Last Updated 03/08/2002
My task at Argonne National Laboratory in Illinois was to develop an application to run an X-Ray/CT system. In an X-Ray/CT system, you take side shots of an object and then reconstruct a view of the image. For example, the image below was not photographed from above, but was instead scanned from the side, rotating the image a small degree each time. These side shots were then combined to produce the below view. The reason that this can be done is because an X-Ray image shows the density of the object being scanned. Using complex algorithms, these density graphs can then be combined to produce a 3D likeness of the image.
The environment that I used for development was LabView 4.01. The camera was an 8-bit Sony CCD. The frame grabber card was a PCI-IMAQ (image acquisition) card from National Instruments. The platform was a Pentium 150 with 128MB RAM. The stage was controlled by a Parker Compumotor system and had four axes of motion. The OS was Windows 95.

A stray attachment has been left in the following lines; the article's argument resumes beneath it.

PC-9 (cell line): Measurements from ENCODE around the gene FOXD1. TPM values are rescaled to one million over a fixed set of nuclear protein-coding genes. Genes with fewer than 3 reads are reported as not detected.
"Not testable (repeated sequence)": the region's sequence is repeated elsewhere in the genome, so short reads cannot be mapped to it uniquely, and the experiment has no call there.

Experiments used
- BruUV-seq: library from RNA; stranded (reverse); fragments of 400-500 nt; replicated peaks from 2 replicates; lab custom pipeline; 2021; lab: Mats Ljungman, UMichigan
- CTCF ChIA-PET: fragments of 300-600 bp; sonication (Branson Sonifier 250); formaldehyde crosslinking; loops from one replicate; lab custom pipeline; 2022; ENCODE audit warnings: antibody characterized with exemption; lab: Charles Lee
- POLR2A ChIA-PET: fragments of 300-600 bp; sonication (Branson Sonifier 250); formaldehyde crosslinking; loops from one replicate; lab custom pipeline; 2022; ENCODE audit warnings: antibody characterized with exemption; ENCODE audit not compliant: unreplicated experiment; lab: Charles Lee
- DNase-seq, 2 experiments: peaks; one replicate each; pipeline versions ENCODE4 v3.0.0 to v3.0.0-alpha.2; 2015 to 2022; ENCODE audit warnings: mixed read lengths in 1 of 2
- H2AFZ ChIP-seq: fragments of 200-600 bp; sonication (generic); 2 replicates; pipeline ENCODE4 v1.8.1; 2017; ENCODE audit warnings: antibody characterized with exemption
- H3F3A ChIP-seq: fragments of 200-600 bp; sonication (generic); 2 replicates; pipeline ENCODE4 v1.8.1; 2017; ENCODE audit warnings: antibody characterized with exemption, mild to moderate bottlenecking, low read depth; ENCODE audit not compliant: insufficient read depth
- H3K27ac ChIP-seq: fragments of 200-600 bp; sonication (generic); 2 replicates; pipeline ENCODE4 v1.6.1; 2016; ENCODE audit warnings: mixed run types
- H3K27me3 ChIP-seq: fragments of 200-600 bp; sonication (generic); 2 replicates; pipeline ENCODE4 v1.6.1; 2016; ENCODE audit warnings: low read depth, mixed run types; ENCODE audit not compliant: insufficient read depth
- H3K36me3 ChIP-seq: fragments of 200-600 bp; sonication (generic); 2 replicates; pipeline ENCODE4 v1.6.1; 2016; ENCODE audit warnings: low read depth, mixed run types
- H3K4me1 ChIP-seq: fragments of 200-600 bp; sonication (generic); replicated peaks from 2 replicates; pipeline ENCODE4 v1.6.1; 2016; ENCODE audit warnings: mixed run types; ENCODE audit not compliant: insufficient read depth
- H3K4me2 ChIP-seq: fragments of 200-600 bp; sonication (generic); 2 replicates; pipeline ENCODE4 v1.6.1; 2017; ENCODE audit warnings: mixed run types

The image reconstruction was handled by existing routines that had been written in FORTRAN 77 and had been recompiled for the 32-bit OS.
Here is the first composite image that was produced on the completed system. The object was a plastic composite that had been produced on a rapid prototype machine. The design is the official ANL logo.